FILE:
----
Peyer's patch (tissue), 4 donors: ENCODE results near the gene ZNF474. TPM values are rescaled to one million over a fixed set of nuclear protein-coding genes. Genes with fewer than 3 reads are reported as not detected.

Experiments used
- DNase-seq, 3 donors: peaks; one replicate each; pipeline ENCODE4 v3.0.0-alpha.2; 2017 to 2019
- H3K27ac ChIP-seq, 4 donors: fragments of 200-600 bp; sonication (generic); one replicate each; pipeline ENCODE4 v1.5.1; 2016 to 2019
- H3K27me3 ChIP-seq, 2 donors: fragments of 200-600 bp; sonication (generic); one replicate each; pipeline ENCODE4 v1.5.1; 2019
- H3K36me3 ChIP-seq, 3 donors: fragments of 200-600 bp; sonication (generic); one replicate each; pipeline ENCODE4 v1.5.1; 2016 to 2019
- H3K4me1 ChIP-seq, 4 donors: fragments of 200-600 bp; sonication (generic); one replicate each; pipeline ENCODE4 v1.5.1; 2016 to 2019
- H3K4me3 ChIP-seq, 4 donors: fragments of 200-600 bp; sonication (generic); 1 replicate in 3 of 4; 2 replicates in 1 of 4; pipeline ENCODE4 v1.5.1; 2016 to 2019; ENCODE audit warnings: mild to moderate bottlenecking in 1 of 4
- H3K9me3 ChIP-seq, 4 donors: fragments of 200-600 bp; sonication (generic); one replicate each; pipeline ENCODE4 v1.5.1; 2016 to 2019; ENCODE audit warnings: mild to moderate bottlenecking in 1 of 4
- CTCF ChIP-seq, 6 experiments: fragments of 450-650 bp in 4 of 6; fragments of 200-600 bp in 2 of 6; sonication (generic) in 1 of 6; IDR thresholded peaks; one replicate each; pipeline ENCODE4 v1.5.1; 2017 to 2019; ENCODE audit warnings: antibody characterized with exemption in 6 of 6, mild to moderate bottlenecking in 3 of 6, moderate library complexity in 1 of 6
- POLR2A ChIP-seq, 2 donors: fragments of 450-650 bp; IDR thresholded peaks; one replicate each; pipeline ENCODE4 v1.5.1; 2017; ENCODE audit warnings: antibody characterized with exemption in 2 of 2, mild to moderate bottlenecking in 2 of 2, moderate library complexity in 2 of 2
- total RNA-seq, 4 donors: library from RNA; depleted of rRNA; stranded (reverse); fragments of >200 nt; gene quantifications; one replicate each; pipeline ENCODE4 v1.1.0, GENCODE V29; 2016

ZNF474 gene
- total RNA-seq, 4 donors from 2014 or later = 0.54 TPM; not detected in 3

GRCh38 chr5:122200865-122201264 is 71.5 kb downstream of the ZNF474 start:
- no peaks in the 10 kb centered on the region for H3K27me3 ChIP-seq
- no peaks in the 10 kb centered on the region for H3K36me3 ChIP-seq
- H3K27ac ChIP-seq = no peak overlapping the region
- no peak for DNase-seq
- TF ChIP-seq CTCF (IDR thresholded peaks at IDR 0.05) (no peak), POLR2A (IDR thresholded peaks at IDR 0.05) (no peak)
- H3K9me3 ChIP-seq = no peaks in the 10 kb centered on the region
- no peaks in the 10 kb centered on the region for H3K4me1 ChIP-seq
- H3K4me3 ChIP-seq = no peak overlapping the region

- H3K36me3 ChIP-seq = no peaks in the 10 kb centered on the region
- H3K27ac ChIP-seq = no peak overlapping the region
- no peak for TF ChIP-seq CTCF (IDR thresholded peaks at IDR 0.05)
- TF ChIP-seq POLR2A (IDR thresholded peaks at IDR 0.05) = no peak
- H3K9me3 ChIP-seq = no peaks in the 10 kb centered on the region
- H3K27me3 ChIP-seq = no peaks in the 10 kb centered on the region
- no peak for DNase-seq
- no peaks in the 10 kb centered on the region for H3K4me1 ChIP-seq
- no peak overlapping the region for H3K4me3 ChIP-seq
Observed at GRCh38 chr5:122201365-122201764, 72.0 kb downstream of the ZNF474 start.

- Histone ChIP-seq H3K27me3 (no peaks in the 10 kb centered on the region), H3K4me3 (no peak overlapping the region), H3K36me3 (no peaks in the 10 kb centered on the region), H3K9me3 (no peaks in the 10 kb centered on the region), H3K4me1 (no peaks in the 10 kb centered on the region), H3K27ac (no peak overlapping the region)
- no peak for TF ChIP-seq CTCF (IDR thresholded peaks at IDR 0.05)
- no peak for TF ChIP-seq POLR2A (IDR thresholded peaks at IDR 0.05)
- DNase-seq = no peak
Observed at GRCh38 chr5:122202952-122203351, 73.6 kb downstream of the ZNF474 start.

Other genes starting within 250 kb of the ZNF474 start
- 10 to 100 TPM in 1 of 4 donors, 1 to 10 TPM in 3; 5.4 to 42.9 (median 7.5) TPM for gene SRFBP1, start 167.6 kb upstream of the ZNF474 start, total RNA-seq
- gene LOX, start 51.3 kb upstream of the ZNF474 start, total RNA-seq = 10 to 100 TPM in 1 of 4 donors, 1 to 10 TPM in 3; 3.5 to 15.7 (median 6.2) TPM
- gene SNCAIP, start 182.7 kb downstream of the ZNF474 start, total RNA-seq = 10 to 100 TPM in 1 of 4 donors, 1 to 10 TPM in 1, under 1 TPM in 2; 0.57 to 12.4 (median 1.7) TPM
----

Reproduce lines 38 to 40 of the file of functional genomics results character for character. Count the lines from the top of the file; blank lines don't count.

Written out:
Observed at GRCh38 chr5:122202952-122203351, 73.6 kb downstream of the ZNF474 start.

Other genes starting within 250 kb of the ZNF474 start
- 10 to 100 TPM in 1 of 4 donors, 1 to 10 TPM in 3; 5.4 to 42.9 (median 7.5) TPM for gene SRFBP1, start 167.6 kb upstream of the ZNF474 start, total RNA-seq